I’m a man, 36, who’s recently been dating two women more or less at the same time.
One of them is an ex “semi-girlfriend,” whom I dated for over five months. I liked her a lot and wanted to take it further.
But she’d just started her dream job and felt she had to focus on work. She wasn’t ready for the idea and time required for a committed relationship, which I wanted with her.
I stopped seeing her because I often felt lonely and unappreciated. I started dating the other woman six months later.
She’d had some sudden losses in her family and was openly seeking close company. It made me feel protective of her.
I spent a lot of time building up her trust, that people she liked wouldn’t abandon her. She made me feel needed, which the other woman had not.
Suddenly, my former girlfriend reached out and we started seeing each other. It’s been great, as she’s settled into her work and much more giving.
But everything’s become awkward now. The woman I’ve been building up has decided that she loves me and wants to become an official couple.
I feel sick about it and guilty because I’m responsible for her feeling trust, but I don’t want what she wants.
I’m very drawn to my former girlfriend and feel hopeful that she now wants an exclusive relationship.
How to Fix A Mess?
You created the mess and now you have to clean it up.
Sure, you meant well by boosting the woman’s confidence after losses. But it was also self-serving.
You have to admit that it wasn’t love on your part – and just accept her hurt and anger.
But do not throw this at her and walk away.
Explain that you cared for her and always knew she’d regain her self-confidence.
Apologize and admit also that you’d never really gotten over your feelings for your former girlfriend.
If her reaction is to cut you off as a friend, alert her close friend or family member about what’s happened – again, accept the blame – to make sure she has support while the changed situation sinks in.
Meanwhile, don’t rush to publicly disclose your next relationship for a while, i.e. no Instagram photos of new-found bliss, etc.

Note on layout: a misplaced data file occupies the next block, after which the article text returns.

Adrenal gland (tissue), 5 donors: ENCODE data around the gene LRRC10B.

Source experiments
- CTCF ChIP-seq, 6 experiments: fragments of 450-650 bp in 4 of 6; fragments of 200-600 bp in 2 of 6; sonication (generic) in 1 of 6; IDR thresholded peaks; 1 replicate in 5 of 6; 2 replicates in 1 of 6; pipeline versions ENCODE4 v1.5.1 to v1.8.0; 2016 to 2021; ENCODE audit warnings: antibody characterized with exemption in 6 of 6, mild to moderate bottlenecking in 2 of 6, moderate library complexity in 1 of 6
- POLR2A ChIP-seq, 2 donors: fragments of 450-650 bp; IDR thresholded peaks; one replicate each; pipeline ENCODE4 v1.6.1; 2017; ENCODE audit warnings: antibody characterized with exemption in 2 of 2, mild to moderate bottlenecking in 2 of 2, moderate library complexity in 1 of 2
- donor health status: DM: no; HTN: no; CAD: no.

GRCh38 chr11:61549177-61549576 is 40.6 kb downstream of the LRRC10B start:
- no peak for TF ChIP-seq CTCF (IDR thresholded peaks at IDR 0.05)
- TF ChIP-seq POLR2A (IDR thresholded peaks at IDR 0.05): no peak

Be forewarned: When you calculatingly stir up people’s deep emotions, the break-up mess can turn nasty.
Reader’s Commentary Regarding one of your reader’s intended letter to family, telling them to leave their cell-phones at home when they visit (September 29):
“We banned cell phones at our home about eight years ago - for medical reasons, not social ones. We suffer adverse symptoms from wireless exposures.
“All of our guests happily comply and most of them feel very positive about the time spent without the constant urge to check for messages or respond to every text alert.
“They find it relaxing and liberating.
“There’s extensive literature, plus many scientific studies on the harm from electromagnetic fields, especially radiofrequencies.
“Beliefs about children needing to have cell phones to contact their parents, and the importance of employees staying connected with their workplaces, don’t justify the harm caused by cell phones, Wi-Fi, and related infrastructure.
“I admit that the person’s plan to email their family members to leave their cell phones at home is a bit heavy-handed, as emails often sound more terse and critical than intended.
“Maybe a sign on their door saying, "cell phone-free zone" would be friendlier.
“Note: This was sent to you from my solar-powered laptop with a landline dial-up Internet connection.”
FEEDBACK Regarding the woman you advised to “get legal advice,” if she’s finished accepting his silence about meeting other women and his verbal abuse (September 30):
Reader – “I’d agree that a wife should do that, and have told many male friends to get pre-nuptials agreements because their future wives will otherwise likely threaten financial devastation to keep them in line.
“However, in this case, the wife, who’s “a successful professional,” might have to pay the husband in the event of a divorce.
“Your advice may, therefore, be disheartening to the wife.”
Ellie – Learning the legal and financial aspects of a separation and divorce is a reality check for both of the spouses, when there’s a serious marital problem that’s not being discussed or acknowledged.
It’s meant as a way of opening the much-needed conversation about what’s been going wrong in the marriage.
It’s not meant here to be a one-sided threat.
Tip of the day:
Dating two people seriously, and simultaneously, can ignite a lose-lose explosion.